Urban planning credo states that, through design and policy interventions that improve access to public transportation, Transit-Oriented Development (TOD) reduces car dependency and encourages individuals to walk, bike, bus, or take the train to their destination. Well, maybe. A University of California, Berkley study suggest that, for rail, the T in TOD may not be necessary to reduce car travel in neighborhoods that are dense and walkable, with scarce parking.
This Fall, I served as special media correspondent for The Council on Tall Buildings and Urban Habitat‘s September symposium in Shanghai. The topic was “Future Cities: Towards Sustainable Vertical Urbanism,” and among the many architects, engineers and other tall building types I interviewed was Ole Scheeren—founder Büro Ole Scheeren and former director at OMA.
Six months after its proposal for a mid-sized development on the site of Chicago’s one-time “punk rock donut shop” raised height concerns, developer BlitzLake Capital Partners has scaled back its plans. Now the mixed-use development at the corner of Belmont and Clark in the Lakeview neighborhood is hoping for eight stories instead of 11.
Like many cities around the country, St. Louis is in search of a more sustainable, more dense city that promotes walkability and public transit. With the help of $150,000 in stimulus funds, St. Louis will soon be evaluating its zoning codes to affect such land-use changes in unincorporated areas around the county. The St. Louis Post-Dispatch described plans to densify the county focusing on redeveloping currently built-up areas.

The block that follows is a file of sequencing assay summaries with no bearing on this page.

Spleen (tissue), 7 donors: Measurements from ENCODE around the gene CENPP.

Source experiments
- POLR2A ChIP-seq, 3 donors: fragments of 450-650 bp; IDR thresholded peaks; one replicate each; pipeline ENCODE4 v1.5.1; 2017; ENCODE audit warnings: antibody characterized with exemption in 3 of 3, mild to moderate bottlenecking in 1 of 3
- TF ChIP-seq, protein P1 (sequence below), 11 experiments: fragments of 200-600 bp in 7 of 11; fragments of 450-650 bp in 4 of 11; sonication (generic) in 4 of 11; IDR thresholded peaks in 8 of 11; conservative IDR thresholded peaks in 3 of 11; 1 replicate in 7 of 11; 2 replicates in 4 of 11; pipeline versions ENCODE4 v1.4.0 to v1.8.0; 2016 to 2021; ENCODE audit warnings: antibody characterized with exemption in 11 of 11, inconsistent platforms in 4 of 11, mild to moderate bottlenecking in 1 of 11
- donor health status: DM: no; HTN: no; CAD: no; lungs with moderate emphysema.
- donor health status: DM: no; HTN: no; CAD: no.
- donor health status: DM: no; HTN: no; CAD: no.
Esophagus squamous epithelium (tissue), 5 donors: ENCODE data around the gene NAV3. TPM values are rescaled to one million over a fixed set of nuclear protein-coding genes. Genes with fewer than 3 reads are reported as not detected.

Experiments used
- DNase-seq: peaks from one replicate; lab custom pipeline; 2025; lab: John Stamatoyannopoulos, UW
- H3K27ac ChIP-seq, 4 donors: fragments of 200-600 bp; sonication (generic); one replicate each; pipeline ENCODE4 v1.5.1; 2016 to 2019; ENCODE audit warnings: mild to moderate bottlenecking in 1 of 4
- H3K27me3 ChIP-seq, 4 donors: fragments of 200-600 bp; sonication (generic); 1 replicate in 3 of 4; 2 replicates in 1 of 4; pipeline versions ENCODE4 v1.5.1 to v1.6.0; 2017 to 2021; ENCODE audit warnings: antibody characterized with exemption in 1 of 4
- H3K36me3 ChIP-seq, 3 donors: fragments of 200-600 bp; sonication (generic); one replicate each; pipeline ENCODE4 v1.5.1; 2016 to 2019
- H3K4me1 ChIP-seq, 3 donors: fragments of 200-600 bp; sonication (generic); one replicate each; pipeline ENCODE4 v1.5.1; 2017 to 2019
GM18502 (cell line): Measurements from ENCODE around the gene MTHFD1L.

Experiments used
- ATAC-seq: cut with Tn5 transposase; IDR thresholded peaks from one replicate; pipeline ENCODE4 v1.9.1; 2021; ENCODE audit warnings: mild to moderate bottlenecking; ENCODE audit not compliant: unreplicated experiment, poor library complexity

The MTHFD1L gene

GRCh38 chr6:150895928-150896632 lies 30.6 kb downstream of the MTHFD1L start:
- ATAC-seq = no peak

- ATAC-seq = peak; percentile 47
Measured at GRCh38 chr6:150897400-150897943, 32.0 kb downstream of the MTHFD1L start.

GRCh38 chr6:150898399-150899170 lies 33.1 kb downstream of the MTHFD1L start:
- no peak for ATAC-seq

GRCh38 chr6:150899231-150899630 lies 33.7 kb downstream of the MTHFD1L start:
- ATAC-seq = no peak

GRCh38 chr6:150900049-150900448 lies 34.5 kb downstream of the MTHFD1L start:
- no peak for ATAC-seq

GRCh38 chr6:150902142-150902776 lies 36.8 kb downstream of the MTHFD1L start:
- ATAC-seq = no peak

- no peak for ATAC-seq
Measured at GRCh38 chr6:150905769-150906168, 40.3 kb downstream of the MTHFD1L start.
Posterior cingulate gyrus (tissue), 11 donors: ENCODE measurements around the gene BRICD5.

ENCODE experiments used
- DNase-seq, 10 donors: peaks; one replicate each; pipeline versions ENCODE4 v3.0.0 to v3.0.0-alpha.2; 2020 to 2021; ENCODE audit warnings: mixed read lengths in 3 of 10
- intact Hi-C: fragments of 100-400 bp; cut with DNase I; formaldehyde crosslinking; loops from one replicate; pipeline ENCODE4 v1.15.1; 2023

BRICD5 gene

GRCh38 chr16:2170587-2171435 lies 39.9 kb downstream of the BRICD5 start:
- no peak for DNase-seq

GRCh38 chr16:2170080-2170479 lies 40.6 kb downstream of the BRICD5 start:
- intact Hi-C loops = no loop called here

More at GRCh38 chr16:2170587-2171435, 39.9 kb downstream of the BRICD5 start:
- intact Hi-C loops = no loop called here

This past week, the Boston Globe‘s editorial page has been enthralled with the Greenway and Don Chiofaro’s proposed Boston Arch thereon. (We’d like to think they were inspired by us.) It began with an editorial criticizing the Boston Redevelopment Authority’s apparent foot-dragging on its Greenway development study, followed by an encapsulation of the comments from said editorial–many in favor of the project–and now an op-ed calling for greater density on the Greenway. While the Globe‘s editorial board is welcome to its opinions, it should not be as disingenuous as the power brokers it attempts to lampoon. Read More
Thursday night was my first at Postopolis! LA, and while I saw lots of cool presentations from cool people, I couldn’t help but start with the most unexpected, unusual, and exciting. Mike the Poet is a tour guide by day and a spoken word poet/rapper/genius by night. (Here‘s a nice profile from the LAT.) And while it’s true that discussions about gentrifying vampires and planning for World of Warcraft is cool, can you really top a dude rapping about urban density? Or SOM!